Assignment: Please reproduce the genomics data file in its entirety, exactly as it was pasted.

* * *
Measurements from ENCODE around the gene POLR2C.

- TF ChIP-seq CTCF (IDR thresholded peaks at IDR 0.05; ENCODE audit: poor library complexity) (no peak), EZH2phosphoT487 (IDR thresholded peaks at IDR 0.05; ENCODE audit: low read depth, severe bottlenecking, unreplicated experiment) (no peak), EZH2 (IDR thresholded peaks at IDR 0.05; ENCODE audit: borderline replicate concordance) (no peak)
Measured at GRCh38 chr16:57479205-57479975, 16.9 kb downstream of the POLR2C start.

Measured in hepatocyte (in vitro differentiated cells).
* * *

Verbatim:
Measurements from ENCODE around the gene POLR2C.

- TF ChIP-seq CTCF (IDR thresholded peaks at IDR 0.05; ENCODE audit: poor library complexity) (no peak), EZH2phosphoT487 (IDR thresholded peaks at IDR 0.05; ENCODE audit: low read depth, severe bottlenecking, unreplicated experiment) (no peak), EZH2 (IDR thresholded peaks at IDR 0.05; ENCODE audit: borderline replicate concordance) (no peak)
Measured at GRCh38 chr16:57479205-57479975, 16.9 kb downstream of the POLR2C start.

Measured in hepatocyte (in vitro differentiated cells).